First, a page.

April 2019


The very sharp reversal in investor sentiment over the first quarter of 2019 was emphatic.  Global stock markets made on average double-digit rates of return while bond markets made mid-single digit rates of return, all in just three months.  Whatever fears that had gripped investors over the latter part of 2018, threats of trade wars, rising interest rates and whatever ominous economic calamities, were quickly quelled in the first days of the new year.  Optimism and confidence returned to the markets.  There really wasn’t any meaningful economic or political news that can outwardly account for the swift shift in investor sentiment.  It looks to us that it was just a classic case of investors having a quick change of heart when their heads told them that their emotions had gotten the better of their investment decision making process.  In returning to the stock markets, investors bid up prices aggressively.  Widespread gains were evident across all industries and synchronized on all the North American exchanges.  Over the first quarter, the Dow Jones Industrials Average jumped 13.1% while the S&P/TSX Composite Index bested that figure marginally with a 13.3% advance.  Bond prices strengthened when the Central Bankers softened their tone in reference to their interest rate intentions for the balance of this year.  Bond prices climbed across the entire maturity spectrum.  The Canadian Bond Index came through with a 3.9% total rate of return.  


North American economic growth has been slowing a touch since the fall of last year, but currently remain well inside positive territory of just about 2%.  This moderation of growth might have been due to self-fulfilling worries of trade tariff wars or perhaps as result of some consumer spending fatigue.  Regardless of cause, we are not overly concerned with this mild slowdown in economic growth because the other important measure of economic activity, inflation rate, is still very much pointing to a growing economy.  We do not foresee a recession within the next year.    

On a more local and topical issue, headlines of falling Canadian residential real estate prices have been prominent of late, stoking fears and forecasts of a precipitous rise in mortgage defaults to trigger a major banking crisis in Canada.  Well, we don’t agree with these prognostications.  While we certainly have not forgotten how a seemingly similar set of events in the US a decade ago did in fact give the world an unparalleled financial crisis; we are certain that the current real estate travails in Canada are quite different and distinct from what the US had experienced.  The main observation behind our assertion is that Canadian real estate prices have not been propped up by multiple mortgage loans on a single property nor by extremely high ratio mortgages on properties with little or no down payment made.  As well, Canadian mortgages have not been packaged and resold into more loans with less collateral backing.  Finally, Canadian banking executives are well prepared in their risk assessments for any downturn in residential real estate values to mitigate any impact of rising mortgage defaults on their banks’ financial stability.  So, no, we are not worried about falling Canadian real estate prices bringing on another banking crisis.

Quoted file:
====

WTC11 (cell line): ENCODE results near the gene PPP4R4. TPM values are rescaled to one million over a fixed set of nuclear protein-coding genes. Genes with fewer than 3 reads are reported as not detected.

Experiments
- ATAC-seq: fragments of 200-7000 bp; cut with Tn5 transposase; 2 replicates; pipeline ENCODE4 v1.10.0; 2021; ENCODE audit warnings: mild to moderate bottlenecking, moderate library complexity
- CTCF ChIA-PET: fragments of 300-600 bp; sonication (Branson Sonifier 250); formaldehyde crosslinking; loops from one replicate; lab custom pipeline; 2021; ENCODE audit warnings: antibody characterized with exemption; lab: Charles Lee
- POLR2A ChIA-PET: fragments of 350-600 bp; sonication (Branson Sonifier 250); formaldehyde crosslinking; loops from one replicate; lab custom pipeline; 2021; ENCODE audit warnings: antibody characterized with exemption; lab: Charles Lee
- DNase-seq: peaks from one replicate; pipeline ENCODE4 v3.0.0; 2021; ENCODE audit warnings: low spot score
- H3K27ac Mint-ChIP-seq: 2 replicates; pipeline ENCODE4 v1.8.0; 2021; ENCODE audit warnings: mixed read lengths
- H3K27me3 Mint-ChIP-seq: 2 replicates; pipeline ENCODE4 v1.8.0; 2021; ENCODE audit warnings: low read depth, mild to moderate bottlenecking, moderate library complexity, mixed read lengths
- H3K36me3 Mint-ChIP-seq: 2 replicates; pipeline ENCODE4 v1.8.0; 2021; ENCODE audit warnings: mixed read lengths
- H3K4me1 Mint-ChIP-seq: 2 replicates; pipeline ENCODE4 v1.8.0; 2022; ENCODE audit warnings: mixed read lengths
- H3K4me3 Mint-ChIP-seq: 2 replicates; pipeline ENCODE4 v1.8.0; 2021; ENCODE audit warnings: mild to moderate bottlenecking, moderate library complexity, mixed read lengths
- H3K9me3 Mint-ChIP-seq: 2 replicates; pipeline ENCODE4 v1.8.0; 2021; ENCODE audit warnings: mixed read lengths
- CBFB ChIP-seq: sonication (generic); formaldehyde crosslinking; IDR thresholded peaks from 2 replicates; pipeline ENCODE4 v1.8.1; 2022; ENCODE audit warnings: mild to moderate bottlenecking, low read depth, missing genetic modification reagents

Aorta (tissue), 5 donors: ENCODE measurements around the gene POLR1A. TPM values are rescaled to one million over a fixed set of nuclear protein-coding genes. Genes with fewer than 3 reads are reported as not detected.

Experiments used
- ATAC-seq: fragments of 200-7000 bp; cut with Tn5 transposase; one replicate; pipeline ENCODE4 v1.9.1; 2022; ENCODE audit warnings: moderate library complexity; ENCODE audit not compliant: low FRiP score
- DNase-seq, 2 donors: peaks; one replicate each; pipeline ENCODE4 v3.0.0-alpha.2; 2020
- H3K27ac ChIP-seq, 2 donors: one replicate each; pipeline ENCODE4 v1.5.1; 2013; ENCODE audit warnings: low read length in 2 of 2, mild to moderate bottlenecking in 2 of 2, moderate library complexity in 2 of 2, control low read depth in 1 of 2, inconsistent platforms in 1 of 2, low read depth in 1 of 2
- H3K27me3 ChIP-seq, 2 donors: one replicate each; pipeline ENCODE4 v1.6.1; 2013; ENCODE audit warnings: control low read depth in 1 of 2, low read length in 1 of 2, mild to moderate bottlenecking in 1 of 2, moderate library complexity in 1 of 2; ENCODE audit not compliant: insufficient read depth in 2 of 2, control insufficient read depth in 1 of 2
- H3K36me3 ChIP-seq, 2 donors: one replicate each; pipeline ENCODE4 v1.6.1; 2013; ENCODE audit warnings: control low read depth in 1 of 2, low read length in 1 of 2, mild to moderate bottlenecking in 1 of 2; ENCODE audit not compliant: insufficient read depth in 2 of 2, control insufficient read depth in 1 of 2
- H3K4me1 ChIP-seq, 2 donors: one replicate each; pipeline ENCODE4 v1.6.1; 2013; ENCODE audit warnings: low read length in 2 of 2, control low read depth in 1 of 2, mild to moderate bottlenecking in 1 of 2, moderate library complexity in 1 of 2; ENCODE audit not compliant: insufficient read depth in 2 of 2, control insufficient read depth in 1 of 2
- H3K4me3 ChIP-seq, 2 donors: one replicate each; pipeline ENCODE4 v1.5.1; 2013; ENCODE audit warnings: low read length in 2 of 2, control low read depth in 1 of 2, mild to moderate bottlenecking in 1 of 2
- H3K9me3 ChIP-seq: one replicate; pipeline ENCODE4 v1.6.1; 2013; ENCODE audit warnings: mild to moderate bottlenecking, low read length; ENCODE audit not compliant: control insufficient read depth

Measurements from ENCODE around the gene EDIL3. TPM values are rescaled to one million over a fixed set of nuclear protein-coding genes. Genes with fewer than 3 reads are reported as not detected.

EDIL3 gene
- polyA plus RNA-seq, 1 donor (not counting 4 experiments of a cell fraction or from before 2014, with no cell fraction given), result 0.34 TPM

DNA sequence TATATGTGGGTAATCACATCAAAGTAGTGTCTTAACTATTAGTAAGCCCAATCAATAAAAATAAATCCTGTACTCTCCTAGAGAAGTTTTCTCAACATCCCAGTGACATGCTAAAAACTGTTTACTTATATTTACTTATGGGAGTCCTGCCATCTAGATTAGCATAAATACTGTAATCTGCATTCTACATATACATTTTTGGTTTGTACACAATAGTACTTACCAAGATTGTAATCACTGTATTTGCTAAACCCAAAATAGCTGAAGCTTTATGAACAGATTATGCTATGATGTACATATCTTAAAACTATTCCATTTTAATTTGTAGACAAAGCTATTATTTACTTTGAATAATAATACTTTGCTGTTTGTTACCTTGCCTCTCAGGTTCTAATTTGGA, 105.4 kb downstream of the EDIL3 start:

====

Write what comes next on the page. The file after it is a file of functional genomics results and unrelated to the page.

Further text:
Central bankers have turned gun-shy on their monetary policies.  Over March, both the Federal Reserve and the Bank of Canada hinted that they will refrain from raising interest rates until sometime in early 2020.  Both policy makers cited slower economic growth and trimmed inflation pressures as reasons to hold interest rates steady.  Bond investors reacted by sending bond yields down by 20 basis points at the long maturity end and 30 basis points at the short maturity end. The greater yield decline in the short end means that the yield curve is once again completely flat.  Bonds currently yield less than 2%, a rate of return that cannot serve most of our portfolios’ investment objectives. 

Income Trusts

Being interest rates sensitive securities, Real Estate Income Trusts (REIT’s) performed rather well over the first quarter.  Once again, they outperformed the S&P/TSX index in direct comparison.  Given their strong performance over the past year, we are now dialing down our expectations of them somewhat.  We see that their valuation metrics have now become elevated and are discounting a very healthy operating environment going forward.  We feel that we should take a step back and, for now, observe this market from the sidelines. 


A wide and considerable number of companies reported very positive 2018 yearend results in the first quarter, a fact that likely contributed to the stock market’s strong performance.  It appears that investors have returned to fundamentals, earnings and dividends, as the primary focus in their investment decision process.  This is a welcoming change in light of the irrational selling spree that was so extensive just a quarter ago.  Our portfolios have participated well in the recent market upturn.  Fourteen companies amongst our holdings announced improvements to their profitability and, more importantly, raised their dividend rate.  Of note, two of these companies extended their long and impressive track record of consecutive years of dividend raises, 47 for one and 30 for the other.  Given the stronger reported fundamentals underlying the market, we are not alarmed by the strong rebound in stock prices.  The market is merely returning to normal valuation levels.  We are quite happy to maintain our equity positions over the near term.